Trump: 'Tinge' of sadness over losing Iowa

Donald-Trump-Iowa-Loss Republican Presidential candidate Donald Trump speaks to the media before a campaign event at Hampshire Hills Athletic Club on Tuesday in Milford, Iowa | AFP

Donald Trump, the New York businessman seeking the Republican US presidential nomination, said on Tuesday he felt "a tinge" of disappointment after losing to Texas Senator Ted Cruz in the Iowa caucuses.

Cruz bested Trump with 28 per cent of caucus-goers' pledges on Monday compared to Trump's 24 per cent. Florida Senator Marco Rubio came in a close third with 23 per cent.

Asked by a reporter if he felt at all bad about the result, Trump said, "There's a tinge...I probably had a tinge because a poll came out that said I was five points ahead."

In the weeks before the Iowa caucuses, Trump held leads in almost every statewide and national poll though his dominance in Iowa wobbled after Cruz won a key endorsement from a local evangelical Christian leader.

Trump also said there was a chance his decision to skip a Fox News debate among Republican candidates on Thursday might have hurt him in the caucuses.

Asked before a rally in Milford, New Hampshire on Tuesday evening if he planned to change his campaign strategy, Trump told a news conference he felt confident in his methods, but he was adding more town hall-style events.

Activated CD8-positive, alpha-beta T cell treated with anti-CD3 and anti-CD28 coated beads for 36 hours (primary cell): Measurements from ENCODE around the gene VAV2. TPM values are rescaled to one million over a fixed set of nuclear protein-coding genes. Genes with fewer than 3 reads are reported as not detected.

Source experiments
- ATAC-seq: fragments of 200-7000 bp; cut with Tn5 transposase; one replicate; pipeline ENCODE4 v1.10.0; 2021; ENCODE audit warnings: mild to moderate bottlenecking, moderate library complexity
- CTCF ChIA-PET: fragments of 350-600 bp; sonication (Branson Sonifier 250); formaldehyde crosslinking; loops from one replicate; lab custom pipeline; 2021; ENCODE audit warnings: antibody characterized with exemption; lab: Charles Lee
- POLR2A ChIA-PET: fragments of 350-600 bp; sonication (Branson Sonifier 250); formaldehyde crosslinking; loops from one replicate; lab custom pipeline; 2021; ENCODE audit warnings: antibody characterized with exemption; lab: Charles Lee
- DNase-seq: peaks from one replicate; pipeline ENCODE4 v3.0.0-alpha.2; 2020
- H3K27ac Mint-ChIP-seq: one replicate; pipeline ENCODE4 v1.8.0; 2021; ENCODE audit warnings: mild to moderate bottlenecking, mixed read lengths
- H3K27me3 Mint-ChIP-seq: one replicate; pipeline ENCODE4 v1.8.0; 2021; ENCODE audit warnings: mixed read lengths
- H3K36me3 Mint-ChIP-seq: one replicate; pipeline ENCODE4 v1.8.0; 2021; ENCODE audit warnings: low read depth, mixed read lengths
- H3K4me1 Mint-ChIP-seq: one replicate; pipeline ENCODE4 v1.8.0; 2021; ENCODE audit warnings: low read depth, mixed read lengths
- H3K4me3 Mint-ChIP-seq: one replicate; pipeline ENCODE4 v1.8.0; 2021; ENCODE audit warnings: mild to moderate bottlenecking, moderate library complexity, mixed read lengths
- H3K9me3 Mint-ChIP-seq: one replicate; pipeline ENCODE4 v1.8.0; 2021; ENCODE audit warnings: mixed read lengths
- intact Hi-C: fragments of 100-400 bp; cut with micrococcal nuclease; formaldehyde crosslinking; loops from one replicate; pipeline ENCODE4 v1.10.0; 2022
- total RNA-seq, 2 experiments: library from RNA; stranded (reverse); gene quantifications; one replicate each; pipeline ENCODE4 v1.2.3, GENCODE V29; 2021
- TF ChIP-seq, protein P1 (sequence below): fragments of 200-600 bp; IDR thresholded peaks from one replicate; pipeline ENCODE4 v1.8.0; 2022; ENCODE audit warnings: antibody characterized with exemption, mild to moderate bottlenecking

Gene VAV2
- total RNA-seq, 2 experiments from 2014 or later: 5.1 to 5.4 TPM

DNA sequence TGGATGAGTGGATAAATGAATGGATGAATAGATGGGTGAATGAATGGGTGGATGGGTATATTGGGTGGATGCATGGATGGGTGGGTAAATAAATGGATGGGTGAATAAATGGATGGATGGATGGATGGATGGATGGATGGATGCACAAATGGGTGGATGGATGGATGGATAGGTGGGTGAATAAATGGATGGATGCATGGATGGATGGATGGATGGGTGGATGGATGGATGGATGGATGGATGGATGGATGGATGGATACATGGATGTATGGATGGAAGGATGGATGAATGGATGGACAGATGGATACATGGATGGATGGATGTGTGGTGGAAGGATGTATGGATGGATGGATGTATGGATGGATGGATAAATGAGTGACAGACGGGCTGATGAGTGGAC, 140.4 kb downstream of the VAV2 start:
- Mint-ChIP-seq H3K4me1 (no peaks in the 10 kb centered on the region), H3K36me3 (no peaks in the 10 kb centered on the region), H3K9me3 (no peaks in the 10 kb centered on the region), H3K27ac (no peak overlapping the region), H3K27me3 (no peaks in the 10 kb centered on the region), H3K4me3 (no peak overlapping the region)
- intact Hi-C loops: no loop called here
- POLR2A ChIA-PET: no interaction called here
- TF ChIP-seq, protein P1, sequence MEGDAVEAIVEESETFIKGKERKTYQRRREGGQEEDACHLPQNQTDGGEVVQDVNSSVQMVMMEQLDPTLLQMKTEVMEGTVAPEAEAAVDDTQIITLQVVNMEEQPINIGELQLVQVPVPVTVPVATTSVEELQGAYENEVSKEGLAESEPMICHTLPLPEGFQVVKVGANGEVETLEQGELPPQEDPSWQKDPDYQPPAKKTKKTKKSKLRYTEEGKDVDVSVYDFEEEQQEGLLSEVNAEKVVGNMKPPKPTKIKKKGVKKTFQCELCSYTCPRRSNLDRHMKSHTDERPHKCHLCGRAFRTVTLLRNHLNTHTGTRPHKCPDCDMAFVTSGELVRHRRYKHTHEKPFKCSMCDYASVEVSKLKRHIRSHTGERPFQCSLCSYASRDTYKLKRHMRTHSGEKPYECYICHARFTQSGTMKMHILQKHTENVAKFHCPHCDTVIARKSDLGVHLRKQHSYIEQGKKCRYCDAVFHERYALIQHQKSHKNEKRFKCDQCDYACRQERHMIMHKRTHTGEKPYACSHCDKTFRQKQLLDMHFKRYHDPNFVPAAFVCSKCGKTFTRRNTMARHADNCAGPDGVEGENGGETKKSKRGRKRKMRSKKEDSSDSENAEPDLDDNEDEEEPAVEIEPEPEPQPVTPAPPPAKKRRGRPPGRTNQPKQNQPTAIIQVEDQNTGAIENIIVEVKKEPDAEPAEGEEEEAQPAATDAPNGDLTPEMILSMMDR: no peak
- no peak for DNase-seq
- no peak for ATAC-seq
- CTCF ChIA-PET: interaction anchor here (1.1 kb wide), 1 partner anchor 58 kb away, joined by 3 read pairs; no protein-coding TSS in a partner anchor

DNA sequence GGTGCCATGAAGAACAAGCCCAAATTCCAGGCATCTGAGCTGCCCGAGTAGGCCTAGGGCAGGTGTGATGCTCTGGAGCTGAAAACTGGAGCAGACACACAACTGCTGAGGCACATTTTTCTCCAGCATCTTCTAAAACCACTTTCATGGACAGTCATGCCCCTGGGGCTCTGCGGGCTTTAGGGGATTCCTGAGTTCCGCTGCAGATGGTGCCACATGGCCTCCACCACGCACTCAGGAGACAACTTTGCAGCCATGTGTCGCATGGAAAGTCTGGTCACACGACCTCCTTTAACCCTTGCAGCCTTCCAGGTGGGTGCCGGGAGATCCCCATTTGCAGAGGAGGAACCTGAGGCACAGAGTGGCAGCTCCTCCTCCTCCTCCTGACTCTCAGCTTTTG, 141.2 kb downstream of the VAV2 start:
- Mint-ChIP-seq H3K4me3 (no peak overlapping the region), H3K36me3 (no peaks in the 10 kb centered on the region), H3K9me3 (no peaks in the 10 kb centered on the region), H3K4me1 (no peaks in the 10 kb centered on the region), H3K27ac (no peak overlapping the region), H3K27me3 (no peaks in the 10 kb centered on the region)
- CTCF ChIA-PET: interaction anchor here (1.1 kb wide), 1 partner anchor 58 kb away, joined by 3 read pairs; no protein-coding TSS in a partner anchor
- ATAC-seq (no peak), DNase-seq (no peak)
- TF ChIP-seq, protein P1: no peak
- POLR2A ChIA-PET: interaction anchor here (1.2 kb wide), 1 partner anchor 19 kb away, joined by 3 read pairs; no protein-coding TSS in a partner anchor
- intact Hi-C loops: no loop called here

But any humility was fleeting as Trump went on to say he beat Rubio by getting support from almost 3,000 Iowans—"That's a lot of people"—and that he had gotten a larger percentage of support than any other Republican candidate in history "except for that one number," he added, referring to Cruz's win.

He also said he had not tried very hard to win Iowa. "I didn't devote tremendous time to it," he said. "I didn't expect to do so well."

Trump fielded question after question from reporters about why he thought he lost and whether it made him anxious about primary elections in other states ahead of the November 8 presidential election.

When he took the stage before more than a thousand people, Trump's swagger had returned. He criticised the media for focusing more on Rubio's third-place showing than his second, calling journalists "miserable people" and encouraging the crowd to boo them.

Fans interviewed before the rally said Trump's loss did not bother them.

"I think he's done pretty well from the start," said Eli Johnson, 33, from nearby Brookline, New Hampshire. "He did pretty well considering Cruz was praying with everyone at every rally (in Iowa) and they're a really religious state."

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